Sunday, July 28, 2013

Erotic Romance Inspiration through Hip Hop.

Advance Reader Copies are available, Request it HERE

I love all types of music, but when people see me on a day to day basis they're thinking. . .

"Hey that's that weird, hippy chick with the flip flops and shirts with crude sayings on the front." 

"Isn't she like the only person in Miami that screams out Thom Yorke lyrics in the drop-off line of her kids' elementary school?"

thom yorke gif photo: no suprises thom yorke nosurprises.gif

"Does she even know she's black?"

I do.

Kind of. . .

I spent my entire teens and and early twenties, spouting out rap lyrics that talked about how black women are hoes and sluts and blah blah! I love the classic stuff and even some of the few hip hop artists out today. But nowadays, I pretty much only listen to odd alternative craziness!

So one day I'm talking to D.T. Dyllin

Me: Dude, we have to write a book together!

D.T.: Sounds good. What should we do? I vote steam punk!

Me: Hmmm. Let's do some crazy dark, gritty futuristic world with like people flying and shit, and tons of androids all over the place.

D.T.: Uh. . .ooookaaayyy. I just want the female to be strong and alpha. And I want to have awesome clothes.

So as I'm chatting with her, this video comes on my tv called "Bag of Money" by Wale featuring Rick Ross, and a bunch of other guys I don't usually listen to.

Yet. . .the lyrics just hit me!

My bitch bad, looking like a bag of money.
My bitch bad, looking like a bag of money.
I go and get it, and I let her count it for me.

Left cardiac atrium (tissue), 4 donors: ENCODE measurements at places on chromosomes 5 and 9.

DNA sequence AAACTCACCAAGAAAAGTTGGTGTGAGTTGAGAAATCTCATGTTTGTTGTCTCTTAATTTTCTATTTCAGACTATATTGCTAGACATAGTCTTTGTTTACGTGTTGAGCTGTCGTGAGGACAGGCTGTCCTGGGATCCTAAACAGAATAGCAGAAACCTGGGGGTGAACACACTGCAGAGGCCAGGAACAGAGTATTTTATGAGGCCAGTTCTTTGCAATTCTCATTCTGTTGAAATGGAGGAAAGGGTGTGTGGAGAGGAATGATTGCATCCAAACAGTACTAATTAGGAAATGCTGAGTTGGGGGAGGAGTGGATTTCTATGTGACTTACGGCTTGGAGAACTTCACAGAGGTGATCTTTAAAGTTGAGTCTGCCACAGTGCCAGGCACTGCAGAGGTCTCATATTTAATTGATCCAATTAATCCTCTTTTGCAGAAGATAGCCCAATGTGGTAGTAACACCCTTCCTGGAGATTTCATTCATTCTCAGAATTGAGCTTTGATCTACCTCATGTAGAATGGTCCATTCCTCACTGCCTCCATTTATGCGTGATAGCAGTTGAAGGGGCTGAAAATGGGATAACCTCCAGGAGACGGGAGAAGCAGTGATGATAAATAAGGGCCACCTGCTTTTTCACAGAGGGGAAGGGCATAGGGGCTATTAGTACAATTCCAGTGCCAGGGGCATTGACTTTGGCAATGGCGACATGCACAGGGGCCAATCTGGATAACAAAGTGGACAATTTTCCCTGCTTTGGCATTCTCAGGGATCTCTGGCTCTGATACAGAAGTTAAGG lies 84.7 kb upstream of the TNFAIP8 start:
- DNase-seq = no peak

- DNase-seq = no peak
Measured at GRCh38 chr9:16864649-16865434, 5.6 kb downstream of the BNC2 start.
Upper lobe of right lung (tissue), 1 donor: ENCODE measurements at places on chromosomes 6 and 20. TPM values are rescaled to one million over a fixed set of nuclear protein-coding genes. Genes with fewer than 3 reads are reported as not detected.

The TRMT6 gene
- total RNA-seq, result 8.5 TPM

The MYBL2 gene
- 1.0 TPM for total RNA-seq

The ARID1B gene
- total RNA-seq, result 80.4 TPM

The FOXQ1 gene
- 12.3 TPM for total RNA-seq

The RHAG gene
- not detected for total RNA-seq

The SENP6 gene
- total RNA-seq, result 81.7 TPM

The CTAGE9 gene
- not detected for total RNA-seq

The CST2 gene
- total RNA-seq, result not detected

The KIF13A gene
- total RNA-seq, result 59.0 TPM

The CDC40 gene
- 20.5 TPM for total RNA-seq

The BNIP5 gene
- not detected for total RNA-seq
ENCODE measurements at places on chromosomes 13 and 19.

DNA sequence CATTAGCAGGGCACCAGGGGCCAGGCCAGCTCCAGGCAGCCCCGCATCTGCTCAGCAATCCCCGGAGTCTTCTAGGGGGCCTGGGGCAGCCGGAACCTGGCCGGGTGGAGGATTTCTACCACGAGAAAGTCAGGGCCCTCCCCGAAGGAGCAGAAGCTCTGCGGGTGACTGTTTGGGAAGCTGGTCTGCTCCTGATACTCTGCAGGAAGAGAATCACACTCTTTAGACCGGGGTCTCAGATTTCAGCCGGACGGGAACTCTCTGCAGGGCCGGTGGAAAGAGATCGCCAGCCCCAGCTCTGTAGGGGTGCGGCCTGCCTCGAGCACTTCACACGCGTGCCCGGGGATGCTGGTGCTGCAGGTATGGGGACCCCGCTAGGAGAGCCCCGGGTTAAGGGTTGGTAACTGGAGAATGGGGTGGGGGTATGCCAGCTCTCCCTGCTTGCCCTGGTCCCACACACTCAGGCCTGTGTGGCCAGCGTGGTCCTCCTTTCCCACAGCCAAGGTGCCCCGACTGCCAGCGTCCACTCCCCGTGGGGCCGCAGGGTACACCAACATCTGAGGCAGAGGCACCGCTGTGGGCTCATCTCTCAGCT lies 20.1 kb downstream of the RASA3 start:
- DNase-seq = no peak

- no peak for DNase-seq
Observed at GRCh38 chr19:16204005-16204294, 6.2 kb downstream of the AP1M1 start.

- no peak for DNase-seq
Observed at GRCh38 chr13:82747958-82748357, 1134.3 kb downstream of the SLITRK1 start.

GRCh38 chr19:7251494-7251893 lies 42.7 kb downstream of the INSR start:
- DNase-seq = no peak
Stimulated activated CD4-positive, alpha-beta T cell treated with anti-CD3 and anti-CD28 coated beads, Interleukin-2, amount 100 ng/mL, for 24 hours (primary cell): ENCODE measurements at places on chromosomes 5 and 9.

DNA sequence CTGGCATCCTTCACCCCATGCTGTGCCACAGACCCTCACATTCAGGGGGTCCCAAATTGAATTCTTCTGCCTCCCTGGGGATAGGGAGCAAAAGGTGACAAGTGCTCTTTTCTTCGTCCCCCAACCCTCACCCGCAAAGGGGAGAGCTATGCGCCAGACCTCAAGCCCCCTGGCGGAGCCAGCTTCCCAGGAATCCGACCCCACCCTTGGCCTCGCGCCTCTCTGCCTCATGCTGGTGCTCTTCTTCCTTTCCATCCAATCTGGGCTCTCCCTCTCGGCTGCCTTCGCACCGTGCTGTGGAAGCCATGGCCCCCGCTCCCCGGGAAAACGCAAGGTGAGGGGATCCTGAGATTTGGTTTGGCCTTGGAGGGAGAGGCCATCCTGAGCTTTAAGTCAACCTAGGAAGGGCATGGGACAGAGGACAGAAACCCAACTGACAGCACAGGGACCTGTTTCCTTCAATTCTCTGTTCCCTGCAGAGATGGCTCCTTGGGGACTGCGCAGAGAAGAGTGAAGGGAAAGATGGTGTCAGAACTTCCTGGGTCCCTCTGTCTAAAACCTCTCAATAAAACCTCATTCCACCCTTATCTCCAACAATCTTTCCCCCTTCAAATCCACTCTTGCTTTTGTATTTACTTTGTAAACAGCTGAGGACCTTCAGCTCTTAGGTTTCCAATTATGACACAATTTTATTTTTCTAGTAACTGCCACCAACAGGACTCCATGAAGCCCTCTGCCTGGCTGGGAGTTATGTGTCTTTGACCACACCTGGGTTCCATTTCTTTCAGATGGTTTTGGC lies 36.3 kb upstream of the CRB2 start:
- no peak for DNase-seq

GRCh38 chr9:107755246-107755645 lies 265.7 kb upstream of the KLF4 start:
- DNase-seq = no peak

I do her good, and she always ride it for me.

Granted, this is not Yeats. lol! But in my mind I see this wicked female that no man can handle or tame, the type of women that D.T. wants to write on our project.

And so I listen some more.

She got me caught up in the moment

She bad, she bad bad bad.

D.T. and I start talking and talking. . . by that time, I'm constantly replaying this freaking "Bag of Money" video on youtube.

Days pass.

We're emailing suggestions back and forth.

I can't remember who says it, but I think D.T. says, "Let's do a futuristic Bonnie and Clyde!"

And I say, "let's have the hero with an artificial eye."

And I'm still playing the video over and over and over. . . 

Finally, it is my turn to start the book's first chapter. I'm nervous, yet I play the song. . .the first scene comes to me immediately...

I see a strip club, in the future. . .and my hero getting ready to rob it., and the whole time that video played in the background.


My dick pressed against my pants—hard, long, and ready—
but it wasn't the nude girls dancing around me with luscious
curves and jeweled skin that incited the erection. It was
the hit—the guns my brothers and I wielded in our hands
charged with siphons, the electronic currency stuffed in
the pockets of drooling men who copped a touch of the
dancers when the bouncers weren't looking, and of course,
it was the rush of the quake I’d just snorted.

Heart-pounding music drummed in my ears. The song
had a heavy bass and an omnichord melody. Something
similar to the music I played before my criminal activities
shift ed from a past-time thing to a full-time necessity, prior
to Mom’s death, and well before Dad’s mental demise. Our
parents birthed ten kids. My brothers and I were the oldest.
When Mom and Dad died, we became parents overnight.

Shitty parents.

“Epic, are you okay?” Toy nudged my shoulder. . .

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